NBF was reviewed in 2017/2018 to place a stronger focus on initiatives that deliver the greatest return on investment, including innovative new crop trials, improving regional infrastructure, supporting practice change within industry, and policy development that will lead to improvements in productivity.
The northern beef industry turns off between 250,000 and 320,000 cattle per year from 150 pastoral stations in the Kimberley and Pilbara regions. Over half that amount, or about 180,000 cattle, enter the live export market. A further 44,000 cattle are processed domestically, and the remainder travel to other properties for backgrounding.
The strong live export focus in the northern beef industry means it does not realise the full potential available from boxed beef and other live export markets (Figure 1). The industry is also highly reliant on the Indonesian market, which has both price and volume volatility risks.
The project was designed to be export supply chain-focused and market driven. The market-driven approach was essential since, unless alternatives were actively developed, the tendency will be to sustain existing markets which do not realise the growth potential or risk mitigation available from diversification.
The export-supply chain focus is integral to the design given the whole of the industry will need to adapt over time to realise the benefits of the market driven approach.
The first phase of the NBF project implemented a suite of studies that systematically examined the whole of the industry to identify the constraints and opportunities to growth (Figure: 2). The aim was to develop the knowledge base, relationships and shared understanding on which industry and government could individually and collaboratively develop northern beef in phase 2.
‘Joining the Dots’ on key northern beef futures informing studies
Industry and Government have joined the dots on five major themes arising that will further accelerate the development of the northern beef industry. The findings from a number of completed first phase informing studies are summarised in a ‘Joining the Dots’ report to:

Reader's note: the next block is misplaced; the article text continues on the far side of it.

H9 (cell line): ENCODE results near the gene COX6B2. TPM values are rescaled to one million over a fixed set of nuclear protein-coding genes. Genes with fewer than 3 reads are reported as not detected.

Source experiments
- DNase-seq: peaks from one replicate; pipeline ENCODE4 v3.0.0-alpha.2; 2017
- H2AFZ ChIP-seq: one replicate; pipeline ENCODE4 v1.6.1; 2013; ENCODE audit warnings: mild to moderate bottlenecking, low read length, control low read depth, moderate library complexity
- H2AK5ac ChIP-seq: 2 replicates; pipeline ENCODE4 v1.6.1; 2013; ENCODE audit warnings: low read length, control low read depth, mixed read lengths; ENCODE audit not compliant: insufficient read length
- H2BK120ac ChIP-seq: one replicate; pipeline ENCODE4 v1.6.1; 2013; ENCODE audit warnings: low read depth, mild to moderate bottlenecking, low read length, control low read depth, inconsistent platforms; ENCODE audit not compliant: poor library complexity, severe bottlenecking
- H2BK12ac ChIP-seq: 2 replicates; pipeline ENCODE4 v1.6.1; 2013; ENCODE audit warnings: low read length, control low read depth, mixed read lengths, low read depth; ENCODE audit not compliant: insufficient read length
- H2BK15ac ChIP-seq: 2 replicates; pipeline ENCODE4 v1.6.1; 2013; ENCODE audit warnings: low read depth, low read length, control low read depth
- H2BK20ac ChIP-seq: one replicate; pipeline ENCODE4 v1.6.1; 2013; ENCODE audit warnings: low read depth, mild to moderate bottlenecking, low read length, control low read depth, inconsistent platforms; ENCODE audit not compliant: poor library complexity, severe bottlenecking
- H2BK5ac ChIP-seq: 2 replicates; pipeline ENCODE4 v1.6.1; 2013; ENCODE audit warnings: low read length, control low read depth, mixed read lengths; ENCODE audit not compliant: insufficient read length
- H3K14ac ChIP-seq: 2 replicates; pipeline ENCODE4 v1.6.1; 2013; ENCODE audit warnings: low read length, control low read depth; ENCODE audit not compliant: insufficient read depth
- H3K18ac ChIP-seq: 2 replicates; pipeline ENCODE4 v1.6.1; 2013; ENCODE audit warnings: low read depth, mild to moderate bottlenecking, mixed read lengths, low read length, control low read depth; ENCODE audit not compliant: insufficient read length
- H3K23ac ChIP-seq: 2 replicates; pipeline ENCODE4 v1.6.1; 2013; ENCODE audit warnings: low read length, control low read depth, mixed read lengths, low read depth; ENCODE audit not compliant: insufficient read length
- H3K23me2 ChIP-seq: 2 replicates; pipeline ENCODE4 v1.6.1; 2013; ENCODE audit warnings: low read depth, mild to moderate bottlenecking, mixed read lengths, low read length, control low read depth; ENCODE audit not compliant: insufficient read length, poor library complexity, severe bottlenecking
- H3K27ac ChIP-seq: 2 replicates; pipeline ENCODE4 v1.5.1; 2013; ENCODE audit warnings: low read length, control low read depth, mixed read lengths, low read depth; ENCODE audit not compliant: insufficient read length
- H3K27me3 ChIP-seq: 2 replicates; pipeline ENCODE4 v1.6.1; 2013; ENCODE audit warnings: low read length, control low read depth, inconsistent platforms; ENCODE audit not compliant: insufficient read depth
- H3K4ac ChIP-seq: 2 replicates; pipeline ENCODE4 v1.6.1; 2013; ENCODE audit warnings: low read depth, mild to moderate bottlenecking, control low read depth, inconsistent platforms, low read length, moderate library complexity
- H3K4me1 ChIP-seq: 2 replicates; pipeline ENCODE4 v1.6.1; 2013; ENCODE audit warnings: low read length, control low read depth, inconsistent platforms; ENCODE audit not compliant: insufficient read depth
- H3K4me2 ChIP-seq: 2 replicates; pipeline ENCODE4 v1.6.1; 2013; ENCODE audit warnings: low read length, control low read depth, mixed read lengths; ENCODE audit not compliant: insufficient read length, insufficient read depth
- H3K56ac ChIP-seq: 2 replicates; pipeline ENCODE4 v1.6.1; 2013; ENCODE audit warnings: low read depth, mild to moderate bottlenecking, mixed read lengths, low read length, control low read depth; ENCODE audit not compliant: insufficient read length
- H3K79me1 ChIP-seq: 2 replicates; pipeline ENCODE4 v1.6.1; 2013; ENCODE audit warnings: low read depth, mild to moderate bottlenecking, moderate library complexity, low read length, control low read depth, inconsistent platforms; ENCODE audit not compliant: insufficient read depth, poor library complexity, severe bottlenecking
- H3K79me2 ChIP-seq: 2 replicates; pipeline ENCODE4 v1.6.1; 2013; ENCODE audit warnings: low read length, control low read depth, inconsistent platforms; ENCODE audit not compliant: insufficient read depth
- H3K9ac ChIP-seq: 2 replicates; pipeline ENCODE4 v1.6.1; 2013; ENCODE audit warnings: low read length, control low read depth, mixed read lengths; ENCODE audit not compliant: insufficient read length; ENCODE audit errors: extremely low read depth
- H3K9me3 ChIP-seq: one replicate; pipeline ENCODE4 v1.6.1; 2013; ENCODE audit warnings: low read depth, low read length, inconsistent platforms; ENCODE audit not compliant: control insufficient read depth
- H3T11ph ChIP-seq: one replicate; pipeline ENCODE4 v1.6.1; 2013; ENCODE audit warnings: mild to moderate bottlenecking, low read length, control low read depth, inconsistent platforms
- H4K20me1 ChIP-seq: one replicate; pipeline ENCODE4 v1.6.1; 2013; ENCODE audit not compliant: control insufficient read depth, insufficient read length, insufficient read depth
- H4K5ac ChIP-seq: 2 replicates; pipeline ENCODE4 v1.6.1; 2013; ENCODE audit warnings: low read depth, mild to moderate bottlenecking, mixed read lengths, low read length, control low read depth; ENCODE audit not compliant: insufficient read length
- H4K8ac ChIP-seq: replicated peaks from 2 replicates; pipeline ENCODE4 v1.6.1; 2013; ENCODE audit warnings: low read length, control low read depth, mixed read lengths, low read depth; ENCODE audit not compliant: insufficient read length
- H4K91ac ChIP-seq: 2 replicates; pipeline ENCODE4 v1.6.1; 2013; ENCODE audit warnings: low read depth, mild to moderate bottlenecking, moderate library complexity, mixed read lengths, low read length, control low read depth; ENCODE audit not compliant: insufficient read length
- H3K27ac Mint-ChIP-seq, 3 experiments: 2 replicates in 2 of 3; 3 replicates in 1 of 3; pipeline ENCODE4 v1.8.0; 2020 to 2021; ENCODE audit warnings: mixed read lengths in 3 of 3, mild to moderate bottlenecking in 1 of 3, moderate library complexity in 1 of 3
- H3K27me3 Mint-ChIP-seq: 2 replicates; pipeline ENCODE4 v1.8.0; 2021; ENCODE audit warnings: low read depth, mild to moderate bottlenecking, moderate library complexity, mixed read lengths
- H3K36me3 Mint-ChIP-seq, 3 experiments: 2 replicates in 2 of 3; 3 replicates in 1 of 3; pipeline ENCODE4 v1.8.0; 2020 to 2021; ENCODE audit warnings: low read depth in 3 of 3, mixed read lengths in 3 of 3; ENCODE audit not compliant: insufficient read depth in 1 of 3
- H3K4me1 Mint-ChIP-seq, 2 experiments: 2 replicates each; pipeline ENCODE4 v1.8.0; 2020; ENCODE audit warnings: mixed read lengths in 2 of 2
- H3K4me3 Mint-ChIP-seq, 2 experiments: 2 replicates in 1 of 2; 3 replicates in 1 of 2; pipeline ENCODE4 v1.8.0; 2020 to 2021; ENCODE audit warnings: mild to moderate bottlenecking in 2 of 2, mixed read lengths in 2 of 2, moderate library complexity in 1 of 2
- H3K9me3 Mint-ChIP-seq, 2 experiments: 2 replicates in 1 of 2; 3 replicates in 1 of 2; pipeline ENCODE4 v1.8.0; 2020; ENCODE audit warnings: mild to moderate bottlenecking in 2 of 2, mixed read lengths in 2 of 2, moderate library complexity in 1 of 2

- outline constraints and opportunities at specific points in the supply chain identified by NBF
join the dots in terms of what the NBF findings mean across the northern beef industry.
The key reports are detailed below in Table 1.
Why was it chosen
|Markets||Outline key Asian market opportunities/constraints|
|Beef insights – capturing Asian markets opportunities||Outline specifications and potential market of FTAs|
|Australian Free Trade Agreements||Outline specifications and potential market of FTAs|
|Profiling Chinese agribusiness (beef) investment||Investment mode and preferences of Chinese|
|New/innovative beef supply chain models in Thailand||Case study of is involved and potential benefits|
|Supply Chains||Creating efficiency in the supply chain|
|Innovative business models for value creation||Alternative supply chain business models|
|Northern Beef Infrastructure Audit||Identify constraints and priority investments|
|Valuing security of supply||Potential of alternative value chains|
|Northern Beef Value Chain Trust and Collaboration||How the markets drives and impedes collaboration|
|Production||Examine ways to increase value of production|
|Northern Rangelands Aggregated Feeding Facilities||Potential for backgrounding and intensive feed base|
Business Improvement Grants
|Pastoralists identify their own development priorities|
Other informing reports from the Northern Beef Futures project include:
- Pilbara cattle holding yards feasibility report, Pilbara Development Commission
- Pilbara truck wash feasibility assessment, Pilbara Development Commission